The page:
Driverless cars with automated lane-keeping technology to hit Britain’s streets from late 2021

Britain could become the first country to introduce the technology that allows drivers to take their hands off the wheel

Fully autonomous cars designed to carry people and drive themselves through an Automated Lane Keeping System (ALKS) could be on Britain’s streets by the end of the year.

Once activated, the system keeps the vehicle within its lane, controlling its movements without the driver needing to do anything.

The technology aims to make driving safer, smoother and easier for motorists and the UK could become the first country to allow hands-free driving.

According to The Times, officials at the Department for Transport (DfT) told insurance industry chiefs that lane-keeping technology, which would allow drivers to check emails, write text messages or even watch a film, could be introduced in a few months’ time.

The report suggests the technology, which is not currently permitted on streets where pedestrians or cyclists are allowed, represents the third step in the five needed to see driverless cars on the roads.

However, the government has sought views on whether ALKS could be used at speeds of up to 70mph, which goes beyond the maximum operational speed permitted in the internationally agreed regulation.

Government is currently analysing responses to its call for evidence to understand how Automated Lane Keeping System (ALKS) can be used safely on the streets.

It is believed hands-free driving could reduce traffic jams, travel time and emissions.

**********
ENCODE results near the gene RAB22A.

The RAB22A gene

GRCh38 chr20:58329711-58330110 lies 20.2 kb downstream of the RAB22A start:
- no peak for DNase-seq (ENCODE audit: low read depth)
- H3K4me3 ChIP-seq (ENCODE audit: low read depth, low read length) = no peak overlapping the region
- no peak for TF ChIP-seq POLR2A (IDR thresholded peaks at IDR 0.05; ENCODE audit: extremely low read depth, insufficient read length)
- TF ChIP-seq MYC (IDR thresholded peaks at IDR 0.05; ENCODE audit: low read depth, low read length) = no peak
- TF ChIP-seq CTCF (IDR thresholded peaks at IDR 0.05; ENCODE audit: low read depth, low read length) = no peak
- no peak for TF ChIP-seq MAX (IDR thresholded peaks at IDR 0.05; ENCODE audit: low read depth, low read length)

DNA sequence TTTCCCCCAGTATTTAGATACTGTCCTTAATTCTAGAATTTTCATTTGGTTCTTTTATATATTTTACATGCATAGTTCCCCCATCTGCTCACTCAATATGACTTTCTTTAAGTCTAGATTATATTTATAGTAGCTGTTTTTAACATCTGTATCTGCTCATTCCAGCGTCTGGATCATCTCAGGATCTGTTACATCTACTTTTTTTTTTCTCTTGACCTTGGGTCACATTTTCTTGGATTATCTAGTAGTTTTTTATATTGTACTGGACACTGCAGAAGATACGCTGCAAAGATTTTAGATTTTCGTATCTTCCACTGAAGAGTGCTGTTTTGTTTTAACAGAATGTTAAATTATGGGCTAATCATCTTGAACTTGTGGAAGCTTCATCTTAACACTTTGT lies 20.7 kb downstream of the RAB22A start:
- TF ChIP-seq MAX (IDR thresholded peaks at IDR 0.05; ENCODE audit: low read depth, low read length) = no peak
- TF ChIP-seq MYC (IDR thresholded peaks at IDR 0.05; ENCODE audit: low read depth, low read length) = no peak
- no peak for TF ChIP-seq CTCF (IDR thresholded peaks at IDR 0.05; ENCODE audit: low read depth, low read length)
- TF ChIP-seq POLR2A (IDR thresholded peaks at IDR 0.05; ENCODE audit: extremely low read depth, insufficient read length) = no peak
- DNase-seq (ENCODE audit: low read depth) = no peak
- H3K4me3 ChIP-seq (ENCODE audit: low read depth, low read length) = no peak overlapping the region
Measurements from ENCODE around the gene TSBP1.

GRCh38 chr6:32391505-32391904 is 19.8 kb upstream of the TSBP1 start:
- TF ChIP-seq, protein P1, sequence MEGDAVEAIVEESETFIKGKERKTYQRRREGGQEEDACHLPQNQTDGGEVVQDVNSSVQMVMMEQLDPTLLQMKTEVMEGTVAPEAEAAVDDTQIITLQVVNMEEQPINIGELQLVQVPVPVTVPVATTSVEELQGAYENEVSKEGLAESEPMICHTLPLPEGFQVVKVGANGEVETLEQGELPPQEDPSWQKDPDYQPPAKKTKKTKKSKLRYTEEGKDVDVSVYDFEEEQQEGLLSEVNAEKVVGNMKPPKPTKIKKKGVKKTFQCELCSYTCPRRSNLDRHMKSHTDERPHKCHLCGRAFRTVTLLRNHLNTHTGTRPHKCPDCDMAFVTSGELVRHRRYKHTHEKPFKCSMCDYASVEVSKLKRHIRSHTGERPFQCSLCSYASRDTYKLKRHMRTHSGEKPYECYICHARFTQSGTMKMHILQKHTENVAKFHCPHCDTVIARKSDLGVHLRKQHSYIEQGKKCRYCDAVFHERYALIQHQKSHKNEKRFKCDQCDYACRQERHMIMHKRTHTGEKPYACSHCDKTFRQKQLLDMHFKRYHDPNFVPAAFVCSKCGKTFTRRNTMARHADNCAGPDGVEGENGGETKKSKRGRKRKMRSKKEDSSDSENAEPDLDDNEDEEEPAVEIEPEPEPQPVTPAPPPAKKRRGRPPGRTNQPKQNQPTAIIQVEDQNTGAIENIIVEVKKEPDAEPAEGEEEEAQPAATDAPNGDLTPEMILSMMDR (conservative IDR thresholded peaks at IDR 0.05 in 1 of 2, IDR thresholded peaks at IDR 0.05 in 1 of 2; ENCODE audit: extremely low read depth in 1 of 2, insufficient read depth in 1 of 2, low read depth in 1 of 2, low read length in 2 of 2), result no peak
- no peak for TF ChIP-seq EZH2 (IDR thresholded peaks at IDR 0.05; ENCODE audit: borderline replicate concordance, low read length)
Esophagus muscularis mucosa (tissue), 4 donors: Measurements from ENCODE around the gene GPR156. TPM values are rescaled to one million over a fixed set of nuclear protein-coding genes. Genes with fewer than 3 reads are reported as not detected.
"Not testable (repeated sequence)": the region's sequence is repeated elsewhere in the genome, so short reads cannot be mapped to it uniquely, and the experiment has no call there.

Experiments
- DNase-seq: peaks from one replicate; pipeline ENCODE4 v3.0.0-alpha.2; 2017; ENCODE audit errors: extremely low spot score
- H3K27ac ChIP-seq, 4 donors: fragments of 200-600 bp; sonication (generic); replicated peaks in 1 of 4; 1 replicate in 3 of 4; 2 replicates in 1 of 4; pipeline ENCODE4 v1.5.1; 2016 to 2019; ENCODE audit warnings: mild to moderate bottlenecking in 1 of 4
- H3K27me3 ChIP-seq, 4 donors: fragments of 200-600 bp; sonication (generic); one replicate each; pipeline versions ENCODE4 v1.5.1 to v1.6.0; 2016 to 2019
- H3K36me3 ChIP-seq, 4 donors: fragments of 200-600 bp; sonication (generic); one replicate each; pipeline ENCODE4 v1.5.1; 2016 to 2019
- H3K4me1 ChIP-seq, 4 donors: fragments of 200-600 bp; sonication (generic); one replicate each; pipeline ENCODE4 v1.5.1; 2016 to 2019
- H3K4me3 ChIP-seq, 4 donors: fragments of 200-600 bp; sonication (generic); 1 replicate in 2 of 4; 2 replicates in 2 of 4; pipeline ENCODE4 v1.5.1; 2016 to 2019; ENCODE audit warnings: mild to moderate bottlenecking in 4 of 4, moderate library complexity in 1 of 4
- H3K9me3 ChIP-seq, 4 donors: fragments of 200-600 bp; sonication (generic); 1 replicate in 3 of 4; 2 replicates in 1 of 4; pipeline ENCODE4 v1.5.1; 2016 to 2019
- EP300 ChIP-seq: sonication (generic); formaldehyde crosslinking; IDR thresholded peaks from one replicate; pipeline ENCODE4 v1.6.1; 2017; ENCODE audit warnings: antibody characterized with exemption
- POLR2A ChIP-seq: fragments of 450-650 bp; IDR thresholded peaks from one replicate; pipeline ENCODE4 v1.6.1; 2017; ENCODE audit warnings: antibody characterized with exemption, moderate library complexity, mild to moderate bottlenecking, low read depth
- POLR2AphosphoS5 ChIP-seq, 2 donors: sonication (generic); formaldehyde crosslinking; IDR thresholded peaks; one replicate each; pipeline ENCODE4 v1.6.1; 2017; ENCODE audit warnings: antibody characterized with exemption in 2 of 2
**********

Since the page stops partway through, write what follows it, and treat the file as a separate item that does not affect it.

A DfT spokesperson said: “We have sought views from industry and other stakeholders on the use of Automated Lane Keeping System (ALKS), to pave the way towards introducing it safely on UK roads.

“We are currently reviewing these responses and no decision has yet been made on whether to allow ALKS to operate up to 70mph.”

A few days ago, the US safety agency National Highway Traffic Safety Administration (NHTSA), which is part of the US Department of Transportation, finalised a set of regulations to make sure self-driving cars protect passengers the same way the other vehicles do.

According to these rules, the driver’s designated seating position must have smart airbags that can sense if a child is in the seat.

An NHTSA study showed motor vehicle crashes in 2010 cost $242 billion (£169.4bn) in economic activity, including $57.6 billion (£42bn) in lost workplace productivity.

The findings also suggest Americans spent an estimated 6.9 billion hours in traffic delays in 2014, cutting into time at work or with family, increasing fuel costs and vehicle emissions.

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